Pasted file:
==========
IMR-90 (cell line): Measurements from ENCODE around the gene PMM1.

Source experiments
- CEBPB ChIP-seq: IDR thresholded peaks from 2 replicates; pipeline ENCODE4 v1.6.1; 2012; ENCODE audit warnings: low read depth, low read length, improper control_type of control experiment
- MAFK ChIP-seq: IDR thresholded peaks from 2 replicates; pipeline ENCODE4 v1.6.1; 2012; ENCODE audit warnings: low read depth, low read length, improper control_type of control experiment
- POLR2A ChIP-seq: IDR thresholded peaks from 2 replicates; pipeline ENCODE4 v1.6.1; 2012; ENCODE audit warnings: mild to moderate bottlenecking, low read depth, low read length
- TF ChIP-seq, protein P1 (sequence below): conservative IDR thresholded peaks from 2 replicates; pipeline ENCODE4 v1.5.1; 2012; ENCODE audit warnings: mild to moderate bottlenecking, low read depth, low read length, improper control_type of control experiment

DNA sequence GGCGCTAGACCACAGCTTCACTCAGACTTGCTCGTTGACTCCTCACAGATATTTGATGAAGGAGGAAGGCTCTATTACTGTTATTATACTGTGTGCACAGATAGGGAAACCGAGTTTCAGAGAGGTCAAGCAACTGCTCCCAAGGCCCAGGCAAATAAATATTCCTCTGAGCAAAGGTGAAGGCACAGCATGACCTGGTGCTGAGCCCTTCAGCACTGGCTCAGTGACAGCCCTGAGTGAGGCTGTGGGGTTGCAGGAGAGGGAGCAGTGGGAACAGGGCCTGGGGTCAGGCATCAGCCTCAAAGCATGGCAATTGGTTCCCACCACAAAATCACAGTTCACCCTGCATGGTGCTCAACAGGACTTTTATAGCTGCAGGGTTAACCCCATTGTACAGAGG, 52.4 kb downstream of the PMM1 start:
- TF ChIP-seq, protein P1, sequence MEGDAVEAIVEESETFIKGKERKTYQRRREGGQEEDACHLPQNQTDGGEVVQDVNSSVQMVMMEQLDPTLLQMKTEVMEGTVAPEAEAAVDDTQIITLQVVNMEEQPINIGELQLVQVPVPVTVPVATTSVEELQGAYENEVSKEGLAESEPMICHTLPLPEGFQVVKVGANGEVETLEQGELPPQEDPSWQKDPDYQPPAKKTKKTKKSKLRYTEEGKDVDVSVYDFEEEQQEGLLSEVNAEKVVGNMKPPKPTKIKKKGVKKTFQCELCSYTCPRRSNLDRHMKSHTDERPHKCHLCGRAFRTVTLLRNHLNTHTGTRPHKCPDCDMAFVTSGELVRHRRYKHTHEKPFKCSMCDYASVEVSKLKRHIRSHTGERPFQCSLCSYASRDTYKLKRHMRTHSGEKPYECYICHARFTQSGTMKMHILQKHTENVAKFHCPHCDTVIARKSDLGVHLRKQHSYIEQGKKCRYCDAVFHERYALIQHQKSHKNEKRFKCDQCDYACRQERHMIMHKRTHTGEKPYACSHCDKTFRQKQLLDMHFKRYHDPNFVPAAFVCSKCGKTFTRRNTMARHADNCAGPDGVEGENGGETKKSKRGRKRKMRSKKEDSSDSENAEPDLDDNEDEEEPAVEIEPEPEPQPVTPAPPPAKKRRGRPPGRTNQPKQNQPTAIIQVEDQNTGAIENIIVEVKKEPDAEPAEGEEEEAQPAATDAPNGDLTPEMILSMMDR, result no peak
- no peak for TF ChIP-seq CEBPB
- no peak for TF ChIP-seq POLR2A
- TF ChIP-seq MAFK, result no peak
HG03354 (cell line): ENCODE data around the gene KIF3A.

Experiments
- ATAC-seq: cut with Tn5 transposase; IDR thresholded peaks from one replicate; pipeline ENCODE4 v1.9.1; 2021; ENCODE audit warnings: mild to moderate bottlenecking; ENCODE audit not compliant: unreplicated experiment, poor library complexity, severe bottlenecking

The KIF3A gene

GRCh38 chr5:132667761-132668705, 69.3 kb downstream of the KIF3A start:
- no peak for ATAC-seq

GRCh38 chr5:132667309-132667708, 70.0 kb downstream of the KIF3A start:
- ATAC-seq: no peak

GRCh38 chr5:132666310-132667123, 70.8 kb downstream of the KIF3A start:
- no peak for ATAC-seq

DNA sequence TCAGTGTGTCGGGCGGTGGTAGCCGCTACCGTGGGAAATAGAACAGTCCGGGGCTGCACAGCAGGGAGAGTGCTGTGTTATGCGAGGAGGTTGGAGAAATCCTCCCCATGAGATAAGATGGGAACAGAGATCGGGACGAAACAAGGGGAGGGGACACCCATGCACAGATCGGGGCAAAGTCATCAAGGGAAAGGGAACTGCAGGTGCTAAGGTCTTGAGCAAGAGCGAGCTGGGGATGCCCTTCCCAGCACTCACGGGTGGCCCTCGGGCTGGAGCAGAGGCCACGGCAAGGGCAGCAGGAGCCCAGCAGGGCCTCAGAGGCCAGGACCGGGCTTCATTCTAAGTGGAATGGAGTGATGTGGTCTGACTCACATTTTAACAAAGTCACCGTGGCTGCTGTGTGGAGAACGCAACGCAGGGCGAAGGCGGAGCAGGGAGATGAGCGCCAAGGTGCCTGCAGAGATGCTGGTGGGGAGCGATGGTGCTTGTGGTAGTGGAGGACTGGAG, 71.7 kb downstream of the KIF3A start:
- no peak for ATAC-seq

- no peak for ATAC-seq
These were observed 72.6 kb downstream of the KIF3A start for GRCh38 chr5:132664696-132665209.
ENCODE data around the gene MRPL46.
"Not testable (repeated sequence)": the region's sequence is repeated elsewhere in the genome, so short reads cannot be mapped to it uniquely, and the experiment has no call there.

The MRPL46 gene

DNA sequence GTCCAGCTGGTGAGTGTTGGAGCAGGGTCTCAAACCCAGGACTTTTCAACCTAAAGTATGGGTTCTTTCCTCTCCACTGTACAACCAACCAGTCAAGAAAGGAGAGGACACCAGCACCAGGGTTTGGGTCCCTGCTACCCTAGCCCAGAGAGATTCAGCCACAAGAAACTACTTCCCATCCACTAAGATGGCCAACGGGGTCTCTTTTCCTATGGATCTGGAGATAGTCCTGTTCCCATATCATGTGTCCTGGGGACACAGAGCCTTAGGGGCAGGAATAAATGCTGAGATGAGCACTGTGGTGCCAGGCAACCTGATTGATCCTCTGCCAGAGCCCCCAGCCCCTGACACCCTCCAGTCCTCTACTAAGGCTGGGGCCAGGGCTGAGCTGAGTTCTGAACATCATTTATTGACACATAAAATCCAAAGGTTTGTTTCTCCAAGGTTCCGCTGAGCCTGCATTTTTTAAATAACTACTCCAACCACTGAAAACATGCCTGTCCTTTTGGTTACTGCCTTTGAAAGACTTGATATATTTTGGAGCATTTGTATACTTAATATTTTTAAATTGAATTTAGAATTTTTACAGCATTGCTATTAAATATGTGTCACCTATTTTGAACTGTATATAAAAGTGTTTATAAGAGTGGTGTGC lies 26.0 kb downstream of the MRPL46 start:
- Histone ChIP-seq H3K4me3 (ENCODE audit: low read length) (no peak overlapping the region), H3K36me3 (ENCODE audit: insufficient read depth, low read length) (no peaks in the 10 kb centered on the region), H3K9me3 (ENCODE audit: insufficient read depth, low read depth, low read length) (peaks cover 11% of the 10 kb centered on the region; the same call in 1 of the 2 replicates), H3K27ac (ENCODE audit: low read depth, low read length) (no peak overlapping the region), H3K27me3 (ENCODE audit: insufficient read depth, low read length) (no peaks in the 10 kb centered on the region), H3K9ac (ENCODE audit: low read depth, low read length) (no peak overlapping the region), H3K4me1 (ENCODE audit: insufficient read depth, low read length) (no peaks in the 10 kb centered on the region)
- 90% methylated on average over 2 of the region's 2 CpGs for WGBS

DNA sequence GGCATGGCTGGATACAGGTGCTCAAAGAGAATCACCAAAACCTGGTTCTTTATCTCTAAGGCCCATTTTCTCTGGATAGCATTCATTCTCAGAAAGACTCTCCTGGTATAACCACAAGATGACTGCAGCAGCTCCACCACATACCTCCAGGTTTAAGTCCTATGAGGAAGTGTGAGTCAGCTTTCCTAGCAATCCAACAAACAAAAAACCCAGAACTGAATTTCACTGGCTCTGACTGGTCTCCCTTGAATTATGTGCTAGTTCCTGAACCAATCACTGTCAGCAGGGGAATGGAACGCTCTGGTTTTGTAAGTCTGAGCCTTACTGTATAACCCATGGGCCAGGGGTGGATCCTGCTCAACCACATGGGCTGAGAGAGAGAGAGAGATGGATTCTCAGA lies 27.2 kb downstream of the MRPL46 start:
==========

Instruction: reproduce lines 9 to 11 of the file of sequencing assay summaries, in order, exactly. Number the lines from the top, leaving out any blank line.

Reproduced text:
- no peak for TF ChIP-seq CEBPB
- no peak for TF ChIP-seq POLR2A
- TF ChIP-seq MAFK, result no peak